Sinatra v Minaj: how music went from tip-top to slut-drop

I’ve got you under my skin
I get it crackin like a bad back

I’ve got you deep in the heart of me
Bitch talkin she the queen, when she looking like a lab rat

So deep in my heart that you’re really a part of me
I’m Angelina, you Jennifer

I’ve got you under my skin
Ice my wrist’s and I piss on bitches
____________________________________________

My brother came home this Easter for a few days and whilst he was down he asked me what good songs are in the charts at the moment. He and his girlfriend have no TV in their flat (and maybe not even a radio?) and don’t keep up with the latest music or television trends.

I said sure and was about to give him the name of some songs before I realised I couldn’t think of any. I could only come up with the new Shins album.

I used to know exactly what was in the charts and how long it’d been there for when I worked in ASDA and changed the CD album chart every Sunday evening. However since then my knowledge of what’s hip and happening has decreased somewhat and I tend to rely solely on music I have on my iPod rather than the radio. I’ve spent the past few months trawling through old music (and pinching stuff off my dad each time I’ve been home) or listening to mostly unknown bands I’ve found through various means.

I told my brother to go onto BBC Radio 1’s Top 40 singles chart to refresh my musical memory and this is what I discovered:

2 songs by Guetta in the top 20
2 songs by Labrinth
2 songs by Chris Brown
2 songs by LMFAO
2 songs by Coldplay
2 songs by Olly Murs

Duplicate songs by the same artists.. since when did that become such a regular thing? 2 songs by 6 artists in the Top 40 chart?
And as for the Top 40 itself, well… this is how the Top 20 looks at the moment:

  1. Chris Brown
  2. Sean Paul
  3. Nicki Minaj
  4. Katy Perry
  5. Gotye
  6. Plan B
  7. Flo Rida
  8. David Guetta
  9. Labrinth
  10. Emile Sande
  11. Jay Z & Kanye West
  12. David Guetta
  13. Jessie J
  14. Azealia Banks
  15. Jason Mraz
  16. DJ Fresh
  17. Swedish HouseMafia
  18. Alexandra Burke
  19. LMFAO
  20. JLS

Guetta, Flo Rida, Labrinth, Nicki Minaj; it’s all club music. So this is what the majority of people listen to nowadays??

What ever happened to instruments? Sure, when I was a kid it was all pop music; Boyzone, Steps, The Corrs, Emilia – remember her? I’m a big, big girl in a big, big world, I remember her Top of the Pops performances well. But is the latest preferred genre of music just another passing trend or the state of things to come? Boy bands died out and came back right?

Back in 1964 the Top 20 looked something like this.

Looking at that you realise The Beatles really were prolific. Check out Do You Want To Know A Secret and Marvin Gaye’s You’re a Wonderful One.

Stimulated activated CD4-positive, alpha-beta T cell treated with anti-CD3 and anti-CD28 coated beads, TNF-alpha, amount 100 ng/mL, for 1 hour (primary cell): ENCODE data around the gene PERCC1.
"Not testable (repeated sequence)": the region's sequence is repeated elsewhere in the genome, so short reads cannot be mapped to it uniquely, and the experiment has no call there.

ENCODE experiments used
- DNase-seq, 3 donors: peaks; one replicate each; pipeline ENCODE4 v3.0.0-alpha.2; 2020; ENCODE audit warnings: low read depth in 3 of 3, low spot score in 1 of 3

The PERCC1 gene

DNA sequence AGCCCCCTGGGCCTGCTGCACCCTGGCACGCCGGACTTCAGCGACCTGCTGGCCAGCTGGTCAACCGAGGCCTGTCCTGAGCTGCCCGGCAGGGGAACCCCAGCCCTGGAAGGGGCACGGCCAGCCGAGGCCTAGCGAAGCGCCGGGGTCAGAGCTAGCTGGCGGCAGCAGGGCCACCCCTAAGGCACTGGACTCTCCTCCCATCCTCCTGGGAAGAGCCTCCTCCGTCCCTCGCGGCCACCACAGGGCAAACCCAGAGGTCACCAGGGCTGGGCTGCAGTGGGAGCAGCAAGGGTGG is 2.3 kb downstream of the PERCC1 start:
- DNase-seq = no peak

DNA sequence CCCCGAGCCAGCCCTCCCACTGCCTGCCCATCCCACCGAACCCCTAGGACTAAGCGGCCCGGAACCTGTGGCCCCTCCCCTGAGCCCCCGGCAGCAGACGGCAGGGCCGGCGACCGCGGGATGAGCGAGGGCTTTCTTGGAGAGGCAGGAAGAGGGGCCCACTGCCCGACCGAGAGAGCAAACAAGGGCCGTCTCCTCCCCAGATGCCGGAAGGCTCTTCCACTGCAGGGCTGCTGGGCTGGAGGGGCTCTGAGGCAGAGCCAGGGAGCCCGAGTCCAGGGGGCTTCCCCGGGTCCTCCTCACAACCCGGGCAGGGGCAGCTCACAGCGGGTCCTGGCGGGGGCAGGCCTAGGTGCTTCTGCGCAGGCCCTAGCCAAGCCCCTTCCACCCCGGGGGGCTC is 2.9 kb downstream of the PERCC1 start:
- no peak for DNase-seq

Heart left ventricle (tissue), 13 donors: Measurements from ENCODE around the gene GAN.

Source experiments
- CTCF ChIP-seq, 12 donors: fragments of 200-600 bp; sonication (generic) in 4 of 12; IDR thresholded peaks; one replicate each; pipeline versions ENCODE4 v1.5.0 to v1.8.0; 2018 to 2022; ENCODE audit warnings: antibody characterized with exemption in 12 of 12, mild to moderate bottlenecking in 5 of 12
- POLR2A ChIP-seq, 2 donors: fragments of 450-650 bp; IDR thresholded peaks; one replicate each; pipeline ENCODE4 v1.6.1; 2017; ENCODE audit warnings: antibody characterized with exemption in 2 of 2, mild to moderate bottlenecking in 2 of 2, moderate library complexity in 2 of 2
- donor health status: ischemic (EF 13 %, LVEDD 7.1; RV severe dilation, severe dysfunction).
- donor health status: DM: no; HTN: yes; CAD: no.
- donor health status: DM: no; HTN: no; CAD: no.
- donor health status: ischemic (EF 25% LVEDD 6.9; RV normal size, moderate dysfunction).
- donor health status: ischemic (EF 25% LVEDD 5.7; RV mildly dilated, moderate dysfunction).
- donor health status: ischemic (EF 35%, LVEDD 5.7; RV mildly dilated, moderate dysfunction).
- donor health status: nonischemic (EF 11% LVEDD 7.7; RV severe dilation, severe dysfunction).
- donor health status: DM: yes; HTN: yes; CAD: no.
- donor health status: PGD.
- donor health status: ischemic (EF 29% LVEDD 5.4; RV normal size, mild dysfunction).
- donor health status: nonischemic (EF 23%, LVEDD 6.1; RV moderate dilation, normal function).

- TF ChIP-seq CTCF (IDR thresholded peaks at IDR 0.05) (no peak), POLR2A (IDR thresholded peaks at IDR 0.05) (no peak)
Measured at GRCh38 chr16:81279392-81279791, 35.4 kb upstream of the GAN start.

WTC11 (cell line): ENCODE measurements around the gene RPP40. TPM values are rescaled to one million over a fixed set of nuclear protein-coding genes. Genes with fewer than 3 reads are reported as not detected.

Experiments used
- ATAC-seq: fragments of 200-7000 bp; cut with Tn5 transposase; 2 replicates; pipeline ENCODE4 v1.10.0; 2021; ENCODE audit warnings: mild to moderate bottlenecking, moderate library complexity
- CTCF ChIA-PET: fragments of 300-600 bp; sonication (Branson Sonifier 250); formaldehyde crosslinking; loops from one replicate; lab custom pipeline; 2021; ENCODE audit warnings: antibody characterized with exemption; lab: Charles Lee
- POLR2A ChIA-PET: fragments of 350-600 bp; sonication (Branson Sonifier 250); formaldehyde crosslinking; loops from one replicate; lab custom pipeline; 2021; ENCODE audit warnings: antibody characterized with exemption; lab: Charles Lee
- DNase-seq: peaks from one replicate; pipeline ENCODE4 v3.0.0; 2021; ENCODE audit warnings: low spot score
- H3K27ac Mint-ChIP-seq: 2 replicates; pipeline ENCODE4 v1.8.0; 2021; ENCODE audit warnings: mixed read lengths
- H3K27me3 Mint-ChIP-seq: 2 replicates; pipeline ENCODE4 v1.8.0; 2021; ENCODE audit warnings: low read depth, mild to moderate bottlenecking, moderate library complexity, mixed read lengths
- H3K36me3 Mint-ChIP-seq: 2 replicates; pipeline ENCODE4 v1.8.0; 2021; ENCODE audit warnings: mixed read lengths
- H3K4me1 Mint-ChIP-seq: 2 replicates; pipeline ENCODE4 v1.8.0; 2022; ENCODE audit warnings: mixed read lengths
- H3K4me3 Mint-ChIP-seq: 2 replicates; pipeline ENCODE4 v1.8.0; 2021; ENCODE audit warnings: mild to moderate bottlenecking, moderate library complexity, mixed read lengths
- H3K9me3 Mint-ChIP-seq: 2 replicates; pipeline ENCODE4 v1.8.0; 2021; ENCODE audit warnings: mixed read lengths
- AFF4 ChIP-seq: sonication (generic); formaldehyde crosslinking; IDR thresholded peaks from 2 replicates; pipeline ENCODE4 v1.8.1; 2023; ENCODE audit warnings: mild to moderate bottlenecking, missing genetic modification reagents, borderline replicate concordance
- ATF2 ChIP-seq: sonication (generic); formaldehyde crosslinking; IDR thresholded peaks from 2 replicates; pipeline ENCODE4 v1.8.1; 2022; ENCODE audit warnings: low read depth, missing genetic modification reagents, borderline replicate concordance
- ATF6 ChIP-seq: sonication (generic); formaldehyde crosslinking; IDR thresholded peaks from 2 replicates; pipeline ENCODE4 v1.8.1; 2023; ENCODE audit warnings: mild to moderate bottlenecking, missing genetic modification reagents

Not that I have anything against Nicki Minaj or Chris Brown, but have you heard his number one single Turn Up the Music? It’s like JLo’s On the Floor; ridiculously repetitive, unoriginal and BORING. The lyrics mean nothing – its monotony is purely intended for the club scene..

Occasionally something like Gotye’s Somebody I used to Know captures the public’s interest but these days club music seems to be the easy route for many artists. JLS have gotten more generic sounding as their career’s progressed and artists wanting to remain in the charts have clearly realised what’s guaranteed to keep them there. X-Factor winner Alexandra Burke started out with soulful, vocally show-casing songs but her latest offering Elephant is a far cry from her Hallelujah days and debut album Overcome. The Saturdays were convinced Flo Rida’s contribution to their original single release Higher would help elevate them to the number one spot and Pixie Lott wacked a couple of rappers onto her latest album Young Foolish Happy.

Nowadays it’s all about who’s featuring

Elephant feat. Erick Morillo
Nicki Minaj feat. Chainz
Bright Lights (Good Life) Part II feat. Tinchy Stryder
Talk That Talk feat. Jay Z

Why has commercial music become so reliant upon rap? And unless you like that sort of thing does it pay to be on top of what the music industry has to offer? There are some hidden gems and artists that break the mould; look at Adele, but I’ve noticed that I’m buying and familiarising myself with older music more than ever, whether it’s bands I’ve grown up with or music in my dad’s CD rack. It’s not that I dislike all of it – Minaj’s top 5 hit Starships is catchy and great to sing a long to and perhaps that’s my problem. I love dancing but unless I can sing a long to a club track or bust some street dance moves to it (contact Raissa Ioussouf for a street dance master class) I find it hard to listen to it at any time except for when I’m getting ready to go out.

Maybe I’m just getting old before my time, but it seems like in order to be a musical success these days a certain amount of conformity is required; conformity in the form of electro synth beats. There’s always a reprieve though – you’ve just got to search beyond what’s on the shop’s shelves and fortunately there’s a wealth of music to discover in the past decades where I wasn’t in existence.

Want to know what song was number 1 on your birthday? Click here to find out and post me your result 😉

The number 1 song on my birthday was covered by a little band called Sunblock in 1996 eight years after its original release by Robin Beck. You may remember this…

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2 thoughts on “Sinatra v Minaj: how music went from tip-top to slut-drop

  1. That’s funny, I also have no idea what music is trendy and keep relying on old music and what’s on my Ipod. I thought it was because I was getting old… By the way, it’s Ioussouf 🙂

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